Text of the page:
Energy Voice | RMT ‘astonished’ by claims of lack of UK seafarers for offshore support vessels

A union boss has hit out at claims there are not enough UK seafarers to staff offshore support vessels in the event of a “hard Brexit”.

Jake Molloy, regional organiser with RMT, has been responding to comments from the Emergency Response and Rescue Vessel Association that the industry is “greatly dependent” on eastern European crew members.

The ERRVA said a lack of access to workers in a no deal Brexit scenario would be “very detrimental” and that recruiting locally would be difficult.

However, Mr Molloy said he was “astonished” by these claims, adding that crews need to be paid more in order to bring in UK workers to the sector.

He said: “I’m astonished at those comments about there not being enough UK workers. There’s been thousands upon thousands of workers made redundant in the last three years, there are thousands of workers available.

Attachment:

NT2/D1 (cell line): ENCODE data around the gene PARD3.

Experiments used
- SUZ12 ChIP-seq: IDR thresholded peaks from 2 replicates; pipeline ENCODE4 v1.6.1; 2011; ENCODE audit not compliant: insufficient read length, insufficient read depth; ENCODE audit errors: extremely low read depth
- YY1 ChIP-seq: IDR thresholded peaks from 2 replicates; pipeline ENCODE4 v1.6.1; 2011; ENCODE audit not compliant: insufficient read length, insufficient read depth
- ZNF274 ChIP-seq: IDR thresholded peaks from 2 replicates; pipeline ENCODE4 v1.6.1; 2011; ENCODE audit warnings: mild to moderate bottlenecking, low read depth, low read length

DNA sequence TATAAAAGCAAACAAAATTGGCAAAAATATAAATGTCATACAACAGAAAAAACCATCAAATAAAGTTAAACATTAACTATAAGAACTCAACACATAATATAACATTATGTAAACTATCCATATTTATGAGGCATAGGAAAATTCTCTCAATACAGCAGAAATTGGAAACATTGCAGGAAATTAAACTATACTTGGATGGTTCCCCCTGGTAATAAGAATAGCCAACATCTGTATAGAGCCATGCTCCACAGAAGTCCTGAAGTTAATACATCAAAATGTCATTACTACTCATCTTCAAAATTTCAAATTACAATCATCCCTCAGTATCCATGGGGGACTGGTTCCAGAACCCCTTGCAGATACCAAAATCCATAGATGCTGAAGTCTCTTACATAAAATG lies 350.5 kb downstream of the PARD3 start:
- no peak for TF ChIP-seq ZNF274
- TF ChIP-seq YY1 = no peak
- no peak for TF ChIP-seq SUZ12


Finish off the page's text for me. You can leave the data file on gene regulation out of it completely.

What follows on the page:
“It’s nothing to do with a lack of seafarers, it’s that they can’t survive on these rates. That’s what’s wrong.”

Mr Molloy agreed that the sector has a high amount of eastern European workers, but strongly denied claims that there were not enough UK seafarers to fill any vacancies caused by Brexit.

He said that seafarers are currently paid the equivalent of around £3.60 per hour for the amount of time they work.

As of April, the UK minimum wage for people aged 25 or over is £7.83 per hour.

RMT is currently running a national “Save Our Seafarers 2020” campaign, aimed at protecting crews from unfair wages and to keep UK workers employed in the sector.

Mr Molloy added: “We visit the vessels. They have crews of guys form Latvia, Lithuania, Poland and we have no problem with these guys working in the sector but they are employed through the agencies and they are travelling to and from their home countries.

“What we’ve been campaigning for is a base minimum for the UK sector. Unions in other areas like Denmark, Norway and parts of Russia feel exactly the same way. It’s time we have what other parts of the developed world have like Canada and America.

“Our base level would be the national minimum wage of the UK, we’d prefer it to be the living wage but this at least would give seafarers a chance to pick up the work.

“There’s no chance right now at the current rates. “

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